When it comes to filling varenyky, the possibilities are limitless. Much like Italian ravioli, the dough works seamlessly with meat or vegetable-based fillings. In select regions of Ukraine, it’s commonly stuffed with offal, like liver and lungs. The trick, no matter what you’re using, is to season the filling really well. The dough doesn’t include salt, so the filling should make up for it.
“Once I had some leftover chicken, which was roasted really nicely, so it wasn’t too dry. I minced through it with a knife until it was quite finely chopped and then mixed it with some finely chopped spring onions and a couple of other things.”
Varenyky is also an excellent vessel for seasonal fruit, from sour cherries to apricots (look for the strawberry varenyky recipe in her book Mamushka), especially when drizzled with honey or maple syrup. These sweet variations are steamed rather than boiled. “Don’t be scared to freestyle it a bit and substitute ingredients,” she says. “This is why those dumplings exist, to use up our leftovers.”
While you’ll come across plenty of images of perfectly moon-shaped varenyky with beautifully crimped edges, the fact is these Ukrainian dumplings require little fanfare. Especially if this is your first-time making dumplings, keep things as simple as possible.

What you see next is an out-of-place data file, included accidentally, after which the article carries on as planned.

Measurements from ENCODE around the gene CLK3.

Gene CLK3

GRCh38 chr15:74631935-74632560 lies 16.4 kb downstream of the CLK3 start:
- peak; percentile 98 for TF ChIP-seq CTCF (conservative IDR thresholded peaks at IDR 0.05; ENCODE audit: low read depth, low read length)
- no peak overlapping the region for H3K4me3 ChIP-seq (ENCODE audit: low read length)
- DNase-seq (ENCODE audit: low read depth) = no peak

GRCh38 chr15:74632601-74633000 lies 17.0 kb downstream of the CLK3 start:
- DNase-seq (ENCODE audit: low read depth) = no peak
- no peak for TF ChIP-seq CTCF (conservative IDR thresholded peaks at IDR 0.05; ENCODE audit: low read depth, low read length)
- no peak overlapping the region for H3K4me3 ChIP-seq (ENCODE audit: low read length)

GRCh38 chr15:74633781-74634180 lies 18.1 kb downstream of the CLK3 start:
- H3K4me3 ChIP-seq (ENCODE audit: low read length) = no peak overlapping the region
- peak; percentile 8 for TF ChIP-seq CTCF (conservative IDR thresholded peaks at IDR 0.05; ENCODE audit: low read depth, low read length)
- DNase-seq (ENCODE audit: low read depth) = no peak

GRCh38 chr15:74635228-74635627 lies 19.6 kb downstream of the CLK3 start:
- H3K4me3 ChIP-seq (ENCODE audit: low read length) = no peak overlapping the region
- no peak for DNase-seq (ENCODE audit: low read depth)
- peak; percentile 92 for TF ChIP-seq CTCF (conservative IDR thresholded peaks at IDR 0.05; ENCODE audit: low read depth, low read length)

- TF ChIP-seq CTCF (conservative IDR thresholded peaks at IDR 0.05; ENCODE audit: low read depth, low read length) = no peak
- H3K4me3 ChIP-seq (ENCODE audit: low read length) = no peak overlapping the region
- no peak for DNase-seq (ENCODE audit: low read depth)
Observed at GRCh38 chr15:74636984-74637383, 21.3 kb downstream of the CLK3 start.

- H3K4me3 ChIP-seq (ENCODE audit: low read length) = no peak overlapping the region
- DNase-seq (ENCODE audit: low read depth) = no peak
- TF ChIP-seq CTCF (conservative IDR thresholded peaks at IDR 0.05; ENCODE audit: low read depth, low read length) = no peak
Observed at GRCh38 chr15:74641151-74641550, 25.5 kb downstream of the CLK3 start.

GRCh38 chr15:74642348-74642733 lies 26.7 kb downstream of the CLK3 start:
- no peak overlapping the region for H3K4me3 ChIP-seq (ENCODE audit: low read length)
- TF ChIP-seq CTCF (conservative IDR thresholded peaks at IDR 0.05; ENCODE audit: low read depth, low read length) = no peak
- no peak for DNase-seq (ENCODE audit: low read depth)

Hercules likes to divide the dough into two equal pieces, keeping the dough she’s not currently working with under a slightly dampened towel to prevent it from “becoming leathery.” Then, you have two options: Roll out the dough into a circle roughly 12 inches in diameter and slice it into one-and-a-quarter inch squares or shape the dough into logs (à la Tollhouse cookie dough) and slice off what you need for a single varenyky as you go (roughly 10 grams per dumpling). If you’re afraid of the dough drying out too quickly, the latter may be the better option.